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What’s the difference between divorce and dissolution?

If you’re contemplating a separation from your spouse, you may be wondering about your options. Alaska law recognizes two methods to terminate a marriage–divorce and dissolution. While they end with the same result, these methods have their differences.

Both choices terminate a marriage, but are different routes to get there. 

Dissolution

Dissolution–also known as uncontested divorce–is an option to end your marriage if you both agree on everything including custody, visitation and how you’ll divide the debts and property. If you disagree on any of these terms, then divorce is the better choice. Ending your marriage with a dissolution saves you time and money as it only requires one court appearance. This is also a non-confrontational way to end a marriage saving you animosity and conflict.

 

Divorce

Divorce–also known as a contested divorce–is appropriate when spouses don’t agree on the terms of their separation. This option involves a trial where a judge will make a decision on your behalf regarding property and custody. In divorce, there is typically greater conflict and contention and may take longer since the court is involved.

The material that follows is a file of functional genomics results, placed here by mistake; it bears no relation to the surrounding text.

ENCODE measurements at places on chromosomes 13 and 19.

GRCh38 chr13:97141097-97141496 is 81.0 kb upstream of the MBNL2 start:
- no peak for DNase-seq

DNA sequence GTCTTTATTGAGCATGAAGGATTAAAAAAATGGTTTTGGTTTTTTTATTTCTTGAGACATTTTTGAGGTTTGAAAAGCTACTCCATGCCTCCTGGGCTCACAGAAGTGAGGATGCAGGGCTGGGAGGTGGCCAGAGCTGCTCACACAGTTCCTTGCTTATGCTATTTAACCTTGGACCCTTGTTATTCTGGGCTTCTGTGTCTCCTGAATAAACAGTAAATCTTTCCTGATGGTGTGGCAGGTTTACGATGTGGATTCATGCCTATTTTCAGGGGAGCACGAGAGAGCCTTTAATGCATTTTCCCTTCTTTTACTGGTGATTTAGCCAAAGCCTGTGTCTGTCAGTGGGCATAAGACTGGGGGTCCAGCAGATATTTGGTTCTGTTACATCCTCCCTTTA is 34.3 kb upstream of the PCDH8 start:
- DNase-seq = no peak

Both divorce and dissolution require that one of the spouses is a legal resident of Alaska and, if children are part of the equation, a parenting plan to address the schedule of shared time, financial issues, child support and decision making.

 

Whether you choose dissolution or divorce to terminate your marriage, it’s best to consult with an attorney for legal advice to ensure the best possible outcome.

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